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We would love to provide everyone an ad-free experience, but we do need to generate revenue to cover at least some of our overhead. We're trying to be as reasonable as possible, and it also allows us to continue to offer you an option to access KenKen puzzles for free. For those who prefer an Ad-Free playing experience, we have an option for just pennies-a-day and it can be canceled anytime. BONUS! KenKen Premium also allows you to Track Your Progress, Join The Leaderboard, Save Puzzles, and more. Please consider this option for the best experience.

In addition, we continue to offer -- pro bono -- our KenKen Classroom Program which provides free KenKen puzzles and lessons to over 1 million students weekly. Revenue we raise from advertisements and subscription sales allow us to keep the program going, plain and simple. So thank you for supporting these teachers and students by supporting us. We all appreciate it.

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Basic Instructions

KENKEN puzzles can be as challenging as you want them to be. But learning how to complete them is TOTALLY EASY. Just fill some numbers into a grid! OK, OK, there is slightly more to it than that. But you’ll conquer KENKEN in no time by just following these instructions.

  1. The numbers you can use in a puzzle depend on the size of the grid. If it’s a 3 x 3 grid, you’ll use the numbers 1–3. In a 4 x 4 grid, use numbers 1–4. In a 5 x 5 grid… well, you can probably figure it out from there.
  2. The heavily-outlined groups of squares in each grid are called “cages.” In the upper-left corner of each cage, there is a “target number” and a math operation (+, –, x, ÷).
  3. Fill in each square of a cage with a number. The numbers in a cage must combine—in any order, using only that cage’s math operation—to form that cage’s target number.
    Example: Your target number is 5, your operation is addition, you’re using the numbers 1–4, and the cage is made up of two squares. You could fill in 2 and 3 (because 2 + 3 = 5) or 1 and 4 (1 + 4 = 5). But which number goes in which square? Read the next instruction!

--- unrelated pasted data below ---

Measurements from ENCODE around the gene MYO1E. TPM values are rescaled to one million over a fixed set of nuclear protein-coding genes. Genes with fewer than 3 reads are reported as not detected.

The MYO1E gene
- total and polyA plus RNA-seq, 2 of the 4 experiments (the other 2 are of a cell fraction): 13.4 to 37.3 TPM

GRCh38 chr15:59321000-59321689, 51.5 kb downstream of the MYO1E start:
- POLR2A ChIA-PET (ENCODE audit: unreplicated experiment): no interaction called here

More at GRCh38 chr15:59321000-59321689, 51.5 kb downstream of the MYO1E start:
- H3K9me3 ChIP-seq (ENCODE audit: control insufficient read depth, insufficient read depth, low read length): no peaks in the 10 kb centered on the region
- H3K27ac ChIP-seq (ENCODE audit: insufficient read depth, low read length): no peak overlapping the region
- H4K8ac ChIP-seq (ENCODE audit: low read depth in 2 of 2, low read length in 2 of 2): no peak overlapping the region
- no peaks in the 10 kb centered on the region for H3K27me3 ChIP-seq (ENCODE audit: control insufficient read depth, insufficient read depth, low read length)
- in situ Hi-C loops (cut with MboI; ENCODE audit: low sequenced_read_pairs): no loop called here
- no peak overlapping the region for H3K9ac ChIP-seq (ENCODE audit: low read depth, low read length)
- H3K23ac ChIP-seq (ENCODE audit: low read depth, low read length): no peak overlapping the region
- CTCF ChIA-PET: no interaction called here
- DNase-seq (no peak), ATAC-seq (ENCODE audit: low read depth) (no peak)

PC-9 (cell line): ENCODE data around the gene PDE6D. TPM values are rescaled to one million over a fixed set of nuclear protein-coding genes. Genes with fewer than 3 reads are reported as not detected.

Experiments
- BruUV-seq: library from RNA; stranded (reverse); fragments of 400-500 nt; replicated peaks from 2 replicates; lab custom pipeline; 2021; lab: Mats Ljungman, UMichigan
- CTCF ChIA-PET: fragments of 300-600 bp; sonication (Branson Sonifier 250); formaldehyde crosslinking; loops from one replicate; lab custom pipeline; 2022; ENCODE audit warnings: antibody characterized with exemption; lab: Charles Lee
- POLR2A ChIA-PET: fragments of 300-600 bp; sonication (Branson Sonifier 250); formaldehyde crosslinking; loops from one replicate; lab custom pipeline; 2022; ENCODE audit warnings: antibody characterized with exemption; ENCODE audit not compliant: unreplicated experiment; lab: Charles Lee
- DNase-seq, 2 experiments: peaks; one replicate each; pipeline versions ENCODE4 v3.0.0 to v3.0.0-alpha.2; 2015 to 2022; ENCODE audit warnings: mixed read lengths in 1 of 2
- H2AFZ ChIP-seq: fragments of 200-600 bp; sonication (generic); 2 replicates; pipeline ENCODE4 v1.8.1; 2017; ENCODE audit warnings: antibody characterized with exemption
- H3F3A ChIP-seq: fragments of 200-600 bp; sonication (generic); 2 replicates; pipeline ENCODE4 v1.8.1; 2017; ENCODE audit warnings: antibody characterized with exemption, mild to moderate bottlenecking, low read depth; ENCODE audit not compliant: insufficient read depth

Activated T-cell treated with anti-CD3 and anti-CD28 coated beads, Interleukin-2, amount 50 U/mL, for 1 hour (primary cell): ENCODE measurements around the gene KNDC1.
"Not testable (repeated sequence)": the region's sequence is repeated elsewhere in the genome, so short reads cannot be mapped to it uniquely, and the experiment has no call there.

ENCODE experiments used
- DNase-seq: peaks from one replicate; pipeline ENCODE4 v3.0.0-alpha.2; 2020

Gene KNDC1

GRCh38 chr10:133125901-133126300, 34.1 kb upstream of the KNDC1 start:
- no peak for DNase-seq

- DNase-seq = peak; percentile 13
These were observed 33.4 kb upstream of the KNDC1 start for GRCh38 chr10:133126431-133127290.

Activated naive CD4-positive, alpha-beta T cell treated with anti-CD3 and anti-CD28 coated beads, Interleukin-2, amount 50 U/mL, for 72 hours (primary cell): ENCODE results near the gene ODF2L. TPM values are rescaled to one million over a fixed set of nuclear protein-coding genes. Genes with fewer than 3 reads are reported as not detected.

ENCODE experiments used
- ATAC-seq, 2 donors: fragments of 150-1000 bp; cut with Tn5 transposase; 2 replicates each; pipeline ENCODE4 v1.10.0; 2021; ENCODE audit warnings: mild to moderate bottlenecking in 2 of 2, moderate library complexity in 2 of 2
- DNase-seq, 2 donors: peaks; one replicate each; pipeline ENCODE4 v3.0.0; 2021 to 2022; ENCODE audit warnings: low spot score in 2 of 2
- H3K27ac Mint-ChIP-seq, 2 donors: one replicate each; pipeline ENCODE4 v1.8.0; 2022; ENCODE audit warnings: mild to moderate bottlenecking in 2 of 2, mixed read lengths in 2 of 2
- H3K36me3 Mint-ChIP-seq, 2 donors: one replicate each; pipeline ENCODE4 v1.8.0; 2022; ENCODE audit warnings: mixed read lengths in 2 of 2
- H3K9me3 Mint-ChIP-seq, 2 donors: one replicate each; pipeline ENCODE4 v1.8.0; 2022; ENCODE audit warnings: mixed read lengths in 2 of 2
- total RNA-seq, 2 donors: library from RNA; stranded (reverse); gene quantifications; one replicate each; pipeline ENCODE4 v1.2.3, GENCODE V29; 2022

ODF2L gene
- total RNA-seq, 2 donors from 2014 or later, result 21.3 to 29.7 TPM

4. Important: You may not repeat a number in any row or column. You can repeat a number within a cage, as long as those repeated numbers are not in the same row or column.
  5. There is only one solution to each KENKEN puzzle. As long as you follow the rules above, you’ll know you got it right!

The best way to learn KENKEN is with an actual puzzle. So click here and we’ll walk through a grid together, step-by-step. Or, try a sample puzzle.

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Welcome to KENKEN!

No matter what you're looking for — learning or fun — KenKen.com has it! Free online puzzles. Cool math games. Number games. (More addictive than Sudoku or Kakuro? You decide!) Educational games for kids. Visit our For Teachers section for math teacher resources, our free KenKen Classroom program, and a message from Tetsuya Miyamoto, the Japanese educator behind KenKen. Miyamoto, chess master David Levy, and the rest of Team KenKen have crafted these math puzzles into great games for learning and brain training. Need even more KenKen? Check out our Will Shortz Presents books. Try our mobile app on iPhone and iPad or our Kindle version. Play on the New York Times puzzle page and NCTM website. Regardless of why, how, or where you play, KenKen are the math puzzles that make you smarter!

Sincerely,
Team KenKen